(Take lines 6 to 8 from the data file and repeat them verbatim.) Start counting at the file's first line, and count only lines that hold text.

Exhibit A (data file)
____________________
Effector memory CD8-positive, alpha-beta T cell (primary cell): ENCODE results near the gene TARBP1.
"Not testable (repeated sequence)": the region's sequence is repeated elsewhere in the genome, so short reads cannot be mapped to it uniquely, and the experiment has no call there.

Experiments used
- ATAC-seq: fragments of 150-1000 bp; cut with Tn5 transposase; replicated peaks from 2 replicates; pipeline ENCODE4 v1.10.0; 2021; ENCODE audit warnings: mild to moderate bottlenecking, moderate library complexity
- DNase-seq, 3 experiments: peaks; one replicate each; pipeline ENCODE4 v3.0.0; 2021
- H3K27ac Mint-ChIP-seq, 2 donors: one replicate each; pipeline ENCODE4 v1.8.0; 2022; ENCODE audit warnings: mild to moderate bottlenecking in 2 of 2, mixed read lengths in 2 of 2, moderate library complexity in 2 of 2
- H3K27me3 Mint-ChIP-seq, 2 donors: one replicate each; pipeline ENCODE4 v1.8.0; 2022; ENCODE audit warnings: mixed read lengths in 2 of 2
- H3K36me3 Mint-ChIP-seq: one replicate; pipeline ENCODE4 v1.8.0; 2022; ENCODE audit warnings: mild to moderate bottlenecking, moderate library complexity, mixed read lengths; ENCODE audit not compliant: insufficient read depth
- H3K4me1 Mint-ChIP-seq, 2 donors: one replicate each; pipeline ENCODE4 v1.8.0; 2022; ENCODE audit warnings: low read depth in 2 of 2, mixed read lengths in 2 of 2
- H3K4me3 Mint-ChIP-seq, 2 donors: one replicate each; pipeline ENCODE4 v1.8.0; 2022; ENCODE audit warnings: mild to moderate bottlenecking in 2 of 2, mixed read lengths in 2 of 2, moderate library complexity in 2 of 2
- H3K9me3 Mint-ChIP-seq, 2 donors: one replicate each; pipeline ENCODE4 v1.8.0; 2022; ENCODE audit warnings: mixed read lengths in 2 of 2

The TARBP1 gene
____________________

- H3K27ac Mint-ChIP-seq, 2 donors: one replicate each; pipeline ENCODE4 v1.8.0; 2022; ENCODE audit warnings: mild to moderate bottlenecking in 2 of 2, mixed read lengths in 2 of 2, moderate library complexity in 2 of 2
- H3K27me3 Mint-ChIP-seq, 2 donors: one replicate each; pipeline ENCODE4 v1.8.0; 2022; ENCODE audit warnings: mixed read lengths in 2 of 2
- H3K36me3 Mint-ChIP-seq: one replicate; pipeline ENCODE4 v1.8.0; 2022; ENCODE audit warnings: mild to moderate bottlenecking, moderate library complexity, mixed read lengths; ENCODE audit not compliant: insufficient read depth